FilmDrunk

Review: ‘Partisan’ Is A Meditative Thriller About A Colony Of Child Assassins


Partisan
seems to be built out of a variation on that old press tour cliché,  “on the surface it’s about ____, but at it’s core, it’s really a story about family.” With Partisan, that would go something like “on the surface, it’s a story about a colony of child assassins, but at its core, it’s really a story about fathers and sons.”

Compelling and insightful as Partisan‘s father-and-son dynamic is, it’s hard not to find yourself thinking TELL ME ABOUT THE COLONY OF CHILD ASSASSINS, DAMN YOU! Who wants to know about adolescence and innocence and Oedipal dynamics when there’s a man raising a cult of murderous children in an abandoned apartment complex? Partisan meditates when you wish it would elaborate. It’s clearly crafted and hyper-competent, but it feels like one of those movies that’s objectively “good,” but probably wouldn’t be one of your favorites.

We meet Vincent Cassel, who was born to play a cult leader, as he’s chatting up a battered mother in a maternity ward. “I couldn’t help but notice you are the only one here without flowers,” Cassel’s character coos in his French accent, like some bug-eyed Pepe Le Pew, pulling a flower from his lapel. Is there a human male as simultaneously ugly and handsome as Vincent Cassel? Grigori is the character’s name, and he seems to be recruiting. Cut to 10 years later, he’s giving a speech at that baby’s 10th birthday party. The boy is the eldest of a small clan, a dozen or so kids with six or seven of their mothers, presided over by this seemingly benevolent (if greasy) patriarch. They sing karaoke, earn gold stars at home school, and keep identical blue backpacks on a row of hooks. Grigori is the only adult male, and between this and ’71, the consensus among filmmakers seems to be that children without fathers make the best soldiers.

Who is this dude? Where are they? Why does everyone have a French accent? Partisan is not a movie for those who like their basic questions answered. On the one hand (I know, I know, just go with me here) it’s a nice subversion of the usual Hollywood tendency to overexplain every plot point with needless backstory. On the other… Jesus, this is such a compelling premise, at least give us a little. Does this guy work for someone? What’s his end goal? Who are the people he wants to kill? I don’t need to know about his desert island discs or turn ons, or hell, even what country they’re in (at one point I believe I saw Cyrillic lettering). But answering a few more of the basics wouldn’t have hurt.

Instead the film focuses on the relationship between Cassel and his adopted (I think) son, played by Jeremy Chabriel, who’s a damned fine actor, even though I’m philosophically opposed to child actors. The camera lingers (and lingers) on Chabriel’s bovine blue eyes as he confronts a victim, in a way that makes you wonder what he’s feeling. Sadness? Compassion? Glee? Nothing at all? Killing looks fun, but I’m sure it starts to feel like a job after a while. More jerks to cap? Ugh.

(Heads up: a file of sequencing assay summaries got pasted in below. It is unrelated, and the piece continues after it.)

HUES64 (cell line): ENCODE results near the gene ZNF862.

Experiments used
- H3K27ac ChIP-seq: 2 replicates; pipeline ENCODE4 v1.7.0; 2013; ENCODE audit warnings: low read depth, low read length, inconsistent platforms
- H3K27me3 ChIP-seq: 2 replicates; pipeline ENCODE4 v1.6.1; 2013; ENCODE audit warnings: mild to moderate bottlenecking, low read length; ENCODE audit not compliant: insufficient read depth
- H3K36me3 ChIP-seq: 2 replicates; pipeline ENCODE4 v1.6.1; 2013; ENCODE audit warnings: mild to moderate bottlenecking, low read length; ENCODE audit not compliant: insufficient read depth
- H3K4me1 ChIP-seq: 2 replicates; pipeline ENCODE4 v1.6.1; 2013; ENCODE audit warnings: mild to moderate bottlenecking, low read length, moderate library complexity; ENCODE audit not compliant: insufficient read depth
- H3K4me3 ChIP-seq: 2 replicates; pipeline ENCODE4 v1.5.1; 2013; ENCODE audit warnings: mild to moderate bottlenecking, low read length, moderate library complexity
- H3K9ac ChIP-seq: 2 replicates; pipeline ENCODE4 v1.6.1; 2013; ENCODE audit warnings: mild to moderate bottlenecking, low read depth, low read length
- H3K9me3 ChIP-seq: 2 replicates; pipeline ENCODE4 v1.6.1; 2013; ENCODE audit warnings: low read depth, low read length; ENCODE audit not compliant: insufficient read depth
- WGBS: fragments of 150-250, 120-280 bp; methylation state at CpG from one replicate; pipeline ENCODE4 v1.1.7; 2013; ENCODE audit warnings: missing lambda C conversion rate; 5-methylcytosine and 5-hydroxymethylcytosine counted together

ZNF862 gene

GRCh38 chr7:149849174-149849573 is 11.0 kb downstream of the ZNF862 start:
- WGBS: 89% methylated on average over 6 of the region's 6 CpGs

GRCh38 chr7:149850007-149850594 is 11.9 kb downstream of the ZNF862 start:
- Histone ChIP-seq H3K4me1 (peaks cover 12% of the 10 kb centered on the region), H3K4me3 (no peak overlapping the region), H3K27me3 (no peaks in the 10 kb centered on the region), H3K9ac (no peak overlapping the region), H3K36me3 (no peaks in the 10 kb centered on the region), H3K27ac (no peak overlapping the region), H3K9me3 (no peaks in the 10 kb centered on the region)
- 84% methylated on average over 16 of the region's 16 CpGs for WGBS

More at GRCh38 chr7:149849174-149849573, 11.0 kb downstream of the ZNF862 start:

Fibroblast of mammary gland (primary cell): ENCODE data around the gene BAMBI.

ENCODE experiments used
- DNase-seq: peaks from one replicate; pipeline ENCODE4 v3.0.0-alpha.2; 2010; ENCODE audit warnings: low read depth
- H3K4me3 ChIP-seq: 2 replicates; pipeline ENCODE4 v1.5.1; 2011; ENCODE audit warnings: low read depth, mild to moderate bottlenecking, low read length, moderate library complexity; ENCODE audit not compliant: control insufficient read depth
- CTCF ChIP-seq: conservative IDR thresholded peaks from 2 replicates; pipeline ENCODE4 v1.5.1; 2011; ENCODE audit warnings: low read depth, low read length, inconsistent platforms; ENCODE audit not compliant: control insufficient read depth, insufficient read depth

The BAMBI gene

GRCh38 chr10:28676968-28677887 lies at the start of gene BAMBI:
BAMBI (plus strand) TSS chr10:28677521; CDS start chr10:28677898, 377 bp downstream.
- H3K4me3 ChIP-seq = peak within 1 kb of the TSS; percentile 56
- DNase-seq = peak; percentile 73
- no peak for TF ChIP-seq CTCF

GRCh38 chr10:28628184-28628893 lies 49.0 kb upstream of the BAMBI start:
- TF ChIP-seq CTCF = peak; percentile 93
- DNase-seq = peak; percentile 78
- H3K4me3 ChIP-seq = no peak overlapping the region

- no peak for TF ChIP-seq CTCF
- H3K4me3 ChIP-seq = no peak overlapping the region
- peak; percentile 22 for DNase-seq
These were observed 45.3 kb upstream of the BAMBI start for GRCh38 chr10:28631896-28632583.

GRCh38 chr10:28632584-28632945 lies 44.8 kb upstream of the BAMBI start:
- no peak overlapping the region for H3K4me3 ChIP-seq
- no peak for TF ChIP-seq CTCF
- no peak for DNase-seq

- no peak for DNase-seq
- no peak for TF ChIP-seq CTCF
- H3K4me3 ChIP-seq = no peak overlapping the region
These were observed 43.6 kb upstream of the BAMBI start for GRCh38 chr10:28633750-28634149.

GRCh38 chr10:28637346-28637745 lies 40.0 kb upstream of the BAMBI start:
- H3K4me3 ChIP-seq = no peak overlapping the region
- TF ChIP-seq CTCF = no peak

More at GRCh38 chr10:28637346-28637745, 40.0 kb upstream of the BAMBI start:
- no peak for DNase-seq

The son has been his cult leader stepfather’s star pupil and number one hitboy up until now, but there’s a growing rift between them. The boy is becoming more driven to act out, first out of simple curiosity, then out of defiance. When a huge rift develops – a sort of chicken feud, to be specific – between the patriarch and the boy’s autistic brother (I think?), the boy takes his brother’s side.

The film functions as this sort of increasingly eerie horror film, where the demon is adolescence. You’d be tempted to see Cassel’s character as the villain, on account of him grooming a small army of tiny assassins in a bombed out ghost town for unspecified reasons (people in glass houses, etc…), but we see the horror as much from his perspective as from the boy’s. As the boy grows out of his childhood innocence, his father stops being a superhero. And from the father’s perspective, he has to watch his once-obedient star pupil whom he has always treated with love, compassion, and understanding grow distant and uncontrollable. Anyone who has ever taught junior high kids knows that at a certain age, kids start to do the opposite of whatever you say, no matter how ingratiating you are. It’s just a natural progression – disobeying adults is the first step to becoming one – but heartbreaking to watch all the same.

The coming-of-age, loss-of-innocence narrative in Partisan isn’t delivered in a hokey way, it’s done through intense scenes, cleverly chosen small details, and within a premise that could scarcely be more singular. It really is a good film, with some powerful moments. But it’s hard not to be disappointed in a story that spews out so many lurid, intriguing threads and then spends the vast majority of its time obsessing over only the most familiar ones. Nonetheless, a lot of people will like this film, and they won’t be wrong. Though they might be French.

Grade: B

Vince Mancini is a writer and comedian living in San Francisco. You can find more of his work on FilmDrunk, the Uproxx network, the Portland Mercury, the East Bay Express, and all over his mom’s refrigerator. Fan FilmDrunk on Facebook, find the latest movie reviews here.

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